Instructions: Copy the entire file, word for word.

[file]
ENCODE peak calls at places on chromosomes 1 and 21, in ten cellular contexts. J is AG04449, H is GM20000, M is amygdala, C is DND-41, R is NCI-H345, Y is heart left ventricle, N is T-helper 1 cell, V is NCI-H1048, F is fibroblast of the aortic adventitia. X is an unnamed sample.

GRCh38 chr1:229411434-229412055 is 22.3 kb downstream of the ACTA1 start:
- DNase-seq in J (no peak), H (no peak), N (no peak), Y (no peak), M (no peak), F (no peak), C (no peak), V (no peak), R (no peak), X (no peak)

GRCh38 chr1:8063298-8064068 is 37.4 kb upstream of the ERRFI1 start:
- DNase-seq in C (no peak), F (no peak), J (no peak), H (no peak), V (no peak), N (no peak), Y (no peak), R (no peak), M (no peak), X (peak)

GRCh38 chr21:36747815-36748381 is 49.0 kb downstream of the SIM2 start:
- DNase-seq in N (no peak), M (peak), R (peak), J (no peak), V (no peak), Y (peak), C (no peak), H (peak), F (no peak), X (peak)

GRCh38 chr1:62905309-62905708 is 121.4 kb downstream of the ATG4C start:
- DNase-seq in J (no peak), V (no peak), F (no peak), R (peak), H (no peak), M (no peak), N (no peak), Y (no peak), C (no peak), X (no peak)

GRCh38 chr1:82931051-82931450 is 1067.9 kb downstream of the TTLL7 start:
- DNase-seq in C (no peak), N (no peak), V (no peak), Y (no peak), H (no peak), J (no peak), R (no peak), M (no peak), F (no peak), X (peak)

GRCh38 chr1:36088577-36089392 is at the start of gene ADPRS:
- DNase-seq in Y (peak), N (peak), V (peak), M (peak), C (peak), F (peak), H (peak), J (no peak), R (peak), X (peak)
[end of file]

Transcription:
ENCODE peak calls at places on chromosomes 1 and 21, in ten cellular contexts. J is AG04449, H is GM20000, M is amygdala, C is DND-41, R is NCI-H345, Y is heart left ventricle, N is T-helper 1 cell, V is NCI-H1048, F is fibroblast of the aortic adventitia. X is an unnamed sample.

GRCh38 chr1:229411434-229412055 is 22.3 kb downstream of the ACTA1 start:
- DNase-seq in J (no peak), H (no peak), N (no peak), Y (no peak), M (no peak), F (no peak), C (no peak), V (no peak), R (no peak), X (no peak)

GRCh38 chr1:8063298-8064068 is 37.4 kb upstream of the ERRFI1 start:
- DNase-seq in C (no peak), F (no peak), J (no peak), H (no peak), V (no peak), N (no peak), Y (no peak), R (no peak), M (no peak), X (peak)

GRCh38 chr21:36747815-36748381 is 49.0 kb downstream of the SIM2 start:
- DNase-seq in N (no peak), M (peak), R (peak), J (no peak), V (no peak), Y (peak), C (no peak), H (peak), F (no peak), X (peak)

GRCh38 chr1:62905309-62905708 is 121.4 kb downstream of the ATG4C start:
- DNase-seq in J (no peak), V (no peak), F (no peak), R (peak), H (no peak), M (no peak), N (no peak), Y (no peak), C (no peak), X (no peak)

GRCh38 chr1:82931051-82931450 is 1067.9 kb downstream of the TTLL7 start:
- DNase-seq in C (no peak), N (no peak), V (no peak), Y (no peak), H (no peak), J (no peak), R (no peak), M (no peak), F (no peak), X (peak)

GRCh38 chr1:36088577-36089392 is at the start of gene ADPRS:
- DNase-seq in Y (peak), N (peak), V (peak), M (peak), C (peak), F (peak), H (peak), J (no peak), R (peak), X (peak)